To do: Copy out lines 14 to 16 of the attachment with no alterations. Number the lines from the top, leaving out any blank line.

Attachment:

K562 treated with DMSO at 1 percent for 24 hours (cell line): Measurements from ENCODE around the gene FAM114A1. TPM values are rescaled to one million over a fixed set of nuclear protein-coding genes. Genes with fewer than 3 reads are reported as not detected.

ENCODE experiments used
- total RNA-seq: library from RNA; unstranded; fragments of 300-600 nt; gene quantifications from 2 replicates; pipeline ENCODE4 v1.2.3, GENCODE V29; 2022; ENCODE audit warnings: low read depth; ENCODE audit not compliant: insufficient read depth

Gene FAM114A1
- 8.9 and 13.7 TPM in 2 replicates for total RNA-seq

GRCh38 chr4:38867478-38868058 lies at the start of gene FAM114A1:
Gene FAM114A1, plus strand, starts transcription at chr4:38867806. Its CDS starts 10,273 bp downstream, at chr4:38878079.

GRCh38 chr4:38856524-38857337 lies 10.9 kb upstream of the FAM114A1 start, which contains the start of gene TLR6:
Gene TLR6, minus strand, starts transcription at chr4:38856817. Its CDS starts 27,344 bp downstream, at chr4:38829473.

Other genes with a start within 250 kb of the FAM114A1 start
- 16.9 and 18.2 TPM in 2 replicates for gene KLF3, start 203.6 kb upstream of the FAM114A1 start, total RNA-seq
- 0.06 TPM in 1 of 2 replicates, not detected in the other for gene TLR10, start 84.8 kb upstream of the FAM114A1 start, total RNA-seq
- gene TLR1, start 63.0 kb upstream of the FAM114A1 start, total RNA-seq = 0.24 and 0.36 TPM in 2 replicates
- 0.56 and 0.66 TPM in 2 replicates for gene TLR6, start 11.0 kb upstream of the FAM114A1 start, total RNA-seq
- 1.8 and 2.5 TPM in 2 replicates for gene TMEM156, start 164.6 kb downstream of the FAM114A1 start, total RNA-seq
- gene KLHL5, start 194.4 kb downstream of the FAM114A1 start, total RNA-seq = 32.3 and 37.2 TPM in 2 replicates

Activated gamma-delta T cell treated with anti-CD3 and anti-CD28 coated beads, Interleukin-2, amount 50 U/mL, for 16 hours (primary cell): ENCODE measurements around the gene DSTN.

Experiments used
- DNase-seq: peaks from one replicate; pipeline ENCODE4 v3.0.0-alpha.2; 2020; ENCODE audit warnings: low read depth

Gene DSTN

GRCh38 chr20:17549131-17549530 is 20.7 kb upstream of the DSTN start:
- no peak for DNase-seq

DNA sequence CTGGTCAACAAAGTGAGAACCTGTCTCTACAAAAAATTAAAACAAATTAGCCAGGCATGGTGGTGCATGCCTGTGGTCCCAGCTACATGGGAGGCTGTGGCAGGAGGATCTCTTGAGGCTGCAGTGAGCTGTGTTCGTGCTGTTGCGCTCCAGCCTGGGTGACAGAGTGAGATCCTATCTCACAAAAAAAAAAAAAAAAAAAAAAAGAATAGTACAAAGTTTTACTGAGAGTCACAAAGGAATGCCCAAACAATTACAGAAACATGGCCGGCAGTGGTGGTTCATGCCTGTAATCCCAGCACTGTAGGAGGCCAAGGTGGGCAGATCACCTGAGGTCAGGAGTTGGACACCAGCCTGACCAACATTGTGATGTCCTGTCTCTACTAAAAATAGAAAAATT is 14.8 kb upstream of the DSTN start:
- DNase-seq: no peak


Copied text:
- 0.56 and 0.66 TPM in 2 replicates for gene TLR6, start 11.0 kb upstream of the FAM114A1 start, total RNA-seq
- 1.8 and 2.5 TPM in 2 replicates for gene TMEM156, start 164.6 kb downstream of the FAM114A1 start, total RNA-seq
- gene KLHL5, start 194.4 kb downstream of the FAM114A1 start, total RNA-seq = 32.3 and 37.2 TPM in 2 replicates